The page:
ratherbeintobago
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Re: First Hybrid Cycle Advice

Postby ratherbeintobago » 29 Aug 2018, 12:44pm

Suspension forks at that price range are going to be heavy and not actually work all that well, in addition to being something else to maintain so my one piece of advice would be to avoid these.

The boss has a Specialized Vita Sport which was about that price and seems good?

Vorpal
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Re: First Hybrid Cycle Advice

Postby Vorpal » 29 Aug 2018, 1:15pm

I think that the Trek FX hybrids are decent bikes, and bought my daughter one for her school commute.

I also recommend going and riding some bikes. This will both help you decide what bike, but should also help you refine what you want on your bikes.

As for the suspension, I agree that it will be heavy, however, there are some benfits to it, especially for the occasional cyclist in that it can reduce fatigue in shoulders and arms. I would recommend avoiding it at the price range for someone looking to buy a commuter because it's likely to be more trouble than it's worth.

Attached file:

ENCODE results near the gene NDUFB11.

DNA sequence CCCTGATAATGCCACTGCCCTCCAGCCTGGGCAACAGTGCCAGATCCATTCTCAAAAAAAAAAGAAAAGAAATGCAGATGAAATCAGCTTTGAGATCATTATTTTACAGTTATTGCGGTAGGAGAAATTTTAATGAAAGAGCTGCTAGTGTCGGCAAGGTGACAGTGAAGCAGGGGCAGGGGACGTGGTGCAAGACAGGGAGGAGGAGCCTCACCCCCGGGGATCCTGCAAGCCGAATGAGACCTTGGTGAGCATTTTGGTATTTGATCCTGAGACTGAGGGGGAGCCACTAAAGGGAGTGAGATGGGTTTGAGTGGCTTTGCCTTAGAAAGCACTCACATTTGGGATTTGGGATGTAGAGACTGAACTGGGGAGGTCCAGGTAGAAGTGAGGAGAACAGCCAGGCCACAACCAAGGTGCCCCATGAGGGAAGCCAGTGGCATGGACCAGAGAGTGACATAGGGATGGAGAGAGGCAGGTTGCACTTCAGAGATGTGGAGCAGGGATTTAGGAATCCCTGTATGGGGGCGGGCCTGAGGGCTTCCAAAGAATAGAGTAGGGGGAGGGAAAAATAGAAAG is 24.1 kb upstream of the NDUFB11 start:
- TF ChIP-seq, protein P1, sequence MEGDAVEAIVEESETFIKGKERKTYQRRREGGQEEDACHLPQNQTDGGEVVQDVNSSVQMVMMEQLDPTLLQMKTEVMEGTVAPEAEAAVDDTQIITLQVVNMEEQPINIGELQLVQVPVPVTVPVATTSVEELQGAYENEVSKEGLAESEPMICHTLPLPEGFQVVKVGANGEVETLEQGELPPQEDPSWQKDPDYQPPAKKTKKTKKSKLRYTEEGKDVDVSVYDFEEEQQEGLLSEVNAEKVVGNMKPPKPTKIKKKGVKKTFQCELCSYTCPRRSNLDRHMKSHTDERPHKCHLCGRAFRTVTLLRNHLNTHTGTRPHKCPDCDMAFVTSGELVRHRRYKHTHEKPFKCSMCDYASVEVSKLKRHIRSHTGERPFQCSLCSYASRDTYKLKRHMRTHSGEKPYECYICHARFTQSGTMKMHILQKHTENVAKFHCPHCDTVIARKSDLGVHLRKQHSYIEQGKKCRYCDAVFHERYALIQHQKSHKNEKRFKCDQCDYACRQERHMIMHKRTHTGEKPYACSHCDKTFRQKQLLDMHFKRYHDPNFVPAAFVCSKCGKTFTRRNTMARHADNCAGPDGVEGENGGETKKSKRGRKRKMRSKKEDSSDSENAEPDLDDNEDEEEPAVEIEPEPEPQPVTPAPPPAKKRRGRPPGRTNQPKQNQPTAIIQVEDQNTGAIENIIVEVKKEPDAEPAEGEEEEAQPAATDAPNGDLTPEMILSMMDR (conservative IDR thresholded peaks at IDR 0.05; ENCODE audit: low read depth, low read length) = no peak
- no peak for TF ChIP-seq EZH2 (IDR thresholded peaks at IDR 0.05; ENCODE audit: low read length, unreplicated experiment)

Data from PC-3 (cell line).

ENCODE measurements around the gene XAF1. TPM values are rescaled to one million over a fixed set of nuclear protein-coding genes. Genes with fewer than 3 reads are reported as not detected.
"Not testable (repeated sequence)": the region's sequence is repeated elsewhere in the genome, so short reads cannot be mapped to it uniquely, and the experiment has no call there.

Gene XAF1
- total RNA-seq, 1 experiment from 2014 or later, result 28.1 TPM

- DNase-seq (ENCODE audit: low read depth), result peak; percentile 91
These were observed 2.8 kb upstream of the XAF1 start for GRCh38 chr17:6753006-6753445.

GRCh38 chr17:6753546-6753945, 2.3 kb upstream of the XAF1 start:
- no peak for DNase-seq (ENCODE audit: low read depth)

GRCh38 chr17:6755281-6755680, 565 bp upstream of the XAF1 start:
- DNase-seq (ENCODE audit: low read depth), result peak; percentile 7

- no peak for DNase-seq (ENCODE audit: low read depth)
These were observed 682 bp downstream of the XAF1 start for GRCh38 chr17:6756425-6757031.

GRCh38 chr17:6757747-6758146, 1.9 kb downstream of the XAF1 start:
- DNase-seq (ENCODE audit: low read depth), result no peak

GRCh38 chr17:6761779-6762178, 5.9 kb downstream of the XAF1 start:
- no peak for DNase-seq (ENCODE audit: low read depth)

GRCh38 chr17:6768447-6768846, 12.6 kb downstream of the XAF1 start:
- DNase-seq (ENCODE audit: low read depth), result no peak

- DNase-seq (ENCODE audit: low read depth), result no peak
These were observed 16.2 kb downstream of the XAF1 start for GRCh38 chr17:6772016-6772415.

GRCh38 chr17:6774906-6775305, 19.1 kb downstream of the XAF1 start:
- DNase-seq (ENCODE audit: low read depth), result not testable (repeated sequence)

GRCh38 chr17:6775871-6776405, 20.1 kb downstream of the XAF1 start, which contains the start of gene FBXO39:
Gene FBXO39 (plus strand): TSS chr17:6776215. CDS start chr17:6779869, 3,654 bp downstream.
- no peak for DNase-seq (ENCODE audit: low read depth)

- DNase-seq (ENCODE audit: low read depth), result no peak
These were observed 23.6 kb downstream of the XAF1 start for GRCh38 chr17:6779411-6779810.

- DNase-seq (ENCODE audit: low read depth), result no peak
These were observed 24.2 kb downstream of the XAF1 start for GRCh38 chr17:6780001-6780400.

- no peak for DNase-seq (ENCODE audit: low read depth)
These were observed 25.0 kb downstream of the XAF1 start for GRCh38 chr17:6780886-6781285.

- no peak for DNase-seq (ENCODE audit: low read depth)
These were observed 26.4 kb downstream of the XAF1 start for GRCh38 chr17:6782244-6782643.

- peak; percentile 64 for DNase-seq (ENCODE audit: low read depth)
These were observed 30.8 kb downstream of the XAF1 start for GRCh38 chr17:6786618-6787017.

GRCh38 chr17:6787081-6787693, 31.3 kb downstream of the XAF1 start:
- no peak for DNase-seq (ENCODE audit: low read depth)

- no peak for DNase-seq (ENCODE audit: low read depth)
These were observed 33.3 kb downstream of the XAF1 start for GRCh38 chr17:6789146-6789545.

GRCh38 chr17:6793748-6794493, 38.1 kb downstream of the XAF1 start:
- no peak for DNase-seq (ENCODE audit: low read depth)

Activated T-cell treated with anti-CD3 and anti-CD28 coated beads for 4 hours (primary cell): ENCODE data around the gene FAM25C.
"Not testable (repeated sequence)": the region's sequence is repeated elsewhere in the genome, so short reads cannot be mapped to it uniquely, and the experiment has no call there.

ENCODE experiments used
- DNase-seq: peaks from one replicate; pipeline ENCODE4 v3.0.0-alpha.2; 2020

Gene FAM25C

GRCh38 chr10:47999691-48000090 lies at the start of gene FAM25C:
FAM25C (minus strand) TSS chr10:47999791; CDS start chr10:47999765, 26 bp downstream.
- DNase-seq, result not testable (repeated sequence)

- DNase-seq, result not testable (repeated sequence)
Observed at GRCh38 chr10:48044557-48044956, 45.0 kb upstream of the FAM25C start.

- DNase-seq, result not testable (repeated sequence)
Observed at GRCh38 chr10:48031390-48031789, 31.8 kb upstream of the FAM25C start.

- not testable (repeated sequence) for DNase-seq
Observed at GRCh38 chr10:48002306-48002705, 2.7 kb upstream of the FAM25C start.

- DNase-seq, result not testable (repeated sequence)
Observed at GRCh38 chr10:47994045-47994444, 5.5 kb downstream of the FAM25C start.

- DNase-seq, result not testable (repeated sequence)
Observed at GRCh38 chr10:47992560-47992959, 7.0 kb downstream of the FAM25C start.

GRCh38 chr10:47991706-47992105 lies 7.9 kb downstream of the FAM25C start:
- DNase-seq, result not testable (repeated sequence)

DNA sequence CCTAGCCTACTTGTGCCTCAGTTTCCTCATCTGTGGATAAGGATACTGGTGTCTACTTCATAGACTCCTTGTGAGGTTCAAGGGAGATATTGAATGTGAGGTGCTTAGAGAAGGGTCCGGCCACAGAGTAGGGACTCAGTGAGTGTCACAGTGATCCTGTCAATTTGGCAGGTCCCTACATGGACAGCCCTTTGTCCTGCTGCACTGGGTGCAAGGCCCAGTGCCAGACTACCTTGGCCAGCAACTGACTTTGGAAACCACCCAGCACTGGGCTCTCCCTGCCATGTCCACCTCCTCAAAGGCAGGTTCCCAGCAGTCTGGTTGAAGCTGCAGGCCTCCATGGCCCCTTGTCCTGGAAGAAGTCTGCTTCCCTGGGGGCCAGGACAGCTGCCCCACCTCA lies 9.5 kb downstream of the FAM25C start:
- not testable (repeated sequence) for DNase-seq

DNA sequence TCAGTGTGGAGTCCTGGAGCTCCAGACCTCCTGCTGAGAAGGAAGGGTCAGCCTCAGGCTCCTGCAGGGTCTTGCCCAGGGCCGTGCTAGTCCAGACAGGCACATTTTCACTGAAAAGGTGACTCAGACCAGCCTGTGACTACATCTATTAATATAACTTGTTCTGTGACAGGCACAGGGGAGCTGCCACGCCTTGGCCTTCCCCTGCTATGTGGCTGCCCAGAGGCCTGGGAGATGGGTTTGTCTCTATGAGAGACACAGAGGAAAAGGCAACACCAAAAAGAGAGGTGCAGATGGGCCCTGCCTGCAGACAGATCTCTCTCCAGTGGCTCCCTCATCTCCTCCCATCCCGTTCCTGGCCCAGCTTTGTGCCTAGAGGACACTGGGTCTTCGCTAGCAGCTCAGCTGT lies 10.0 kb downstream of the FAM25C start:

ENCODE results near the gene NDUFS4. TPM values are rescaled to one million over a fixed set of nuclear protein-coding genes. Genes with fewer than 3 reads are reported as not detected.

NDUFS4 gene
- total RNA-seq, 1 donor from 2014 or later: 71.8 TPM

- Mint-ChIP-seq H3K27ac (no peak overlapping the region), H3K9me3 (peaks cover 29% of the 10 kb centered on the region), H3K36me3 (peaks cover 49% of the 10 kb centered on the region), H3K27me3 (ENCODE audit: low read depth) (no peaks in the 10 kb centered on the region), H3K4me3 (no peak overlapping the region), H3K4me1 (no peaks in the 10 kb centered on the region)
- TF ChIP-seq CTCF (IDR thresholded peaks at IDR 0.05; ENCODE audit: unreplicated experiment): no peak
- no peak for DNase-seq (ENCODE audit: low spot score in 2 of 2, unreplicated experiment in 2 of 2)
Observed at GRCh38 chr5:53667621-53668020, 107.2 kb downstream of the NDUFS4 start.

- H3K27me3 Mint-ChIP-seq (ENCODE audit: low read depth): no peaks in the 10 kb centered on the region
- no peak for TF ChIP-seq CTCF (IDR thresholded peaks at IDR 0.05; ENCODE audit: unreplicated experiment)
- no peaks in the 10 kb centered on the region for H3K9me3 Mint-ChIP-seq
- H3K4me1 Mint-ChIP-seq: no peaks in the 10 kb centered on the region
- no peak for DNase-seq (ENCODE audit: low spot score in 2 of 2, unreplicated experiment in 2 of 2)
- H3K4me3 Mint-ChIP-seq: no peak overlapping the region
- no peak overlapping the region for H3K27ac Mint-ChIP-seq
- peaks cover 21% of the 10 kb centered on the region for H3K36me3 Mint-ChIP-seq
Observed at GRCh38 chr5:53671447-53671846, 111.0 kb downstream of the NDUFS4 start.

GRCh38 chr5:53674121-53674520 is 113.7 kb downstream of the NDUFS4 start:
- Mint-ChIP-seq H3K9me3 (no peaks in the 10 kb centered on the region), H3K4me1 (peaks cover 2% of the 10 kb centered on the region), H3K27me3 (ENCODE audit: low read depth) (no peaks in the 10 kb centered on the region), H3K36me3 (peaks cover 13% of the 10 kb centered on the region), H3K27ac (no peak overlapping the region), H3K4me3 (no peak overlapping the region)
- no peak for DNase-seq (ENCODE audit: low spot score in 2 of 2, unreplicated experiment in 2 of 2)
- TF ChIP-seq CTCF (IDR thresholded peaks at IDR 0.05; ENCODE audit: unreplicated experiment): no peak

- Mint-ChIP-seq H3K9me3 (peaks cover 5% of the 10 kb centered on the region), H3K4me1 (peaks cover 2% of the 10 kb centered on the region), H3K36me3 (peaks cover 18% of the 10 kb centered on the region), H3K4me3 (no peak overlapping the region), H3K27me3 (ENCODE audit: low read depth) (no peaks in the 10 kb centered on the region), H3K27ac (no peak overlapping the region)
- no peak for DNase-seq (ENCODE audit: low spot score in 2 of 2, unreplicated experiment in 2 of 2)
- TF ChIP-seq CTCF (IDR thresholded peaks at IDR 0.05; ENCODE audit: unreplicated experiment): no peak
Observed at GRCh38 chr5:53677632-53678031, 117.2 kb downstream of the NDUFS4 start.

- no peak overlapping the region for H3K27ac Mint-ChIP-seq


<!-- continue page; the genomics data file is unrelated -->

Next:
And I definitely would avoid it at the £250 price range. It's likely to be good enough for low mileage usage at the £500 price range, where, IMO it's more a matter of personal preference.

Definitely try some bike with and without.

I'm of the opinion that the more bikes you try, the better. And try to take them on a proper ride, as well. Not just twice round the car park.
“In some ways, it is easier to be a dissident, for then one is without responsibility.”
― Nelson Mandela, Long Walk to Freedom

Bonefishblues
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Re: First Hybrid Cycle Advice

Postby Bonefishblues » 29 Aug 2018, 1:34pm

Buy the Pinnacle. Seriously, do this, especially at £250 :shock:

It'll do everything you want and be happy doing so.

reens80
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Re: First Hybrid Cycle Advice

Postby reens80 » 29 Aug 2018, 2:04pm

Thanks so much for your responses. Keep them coming pls.

So far one positive for the Pinnacle and one negative.

Any thoughts on the Carerra, Canondale, Specialized at these price points (i.e. approx £250 for the Carerra, or approx £500 for those available at Evans)

Thanks so much!

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Xilter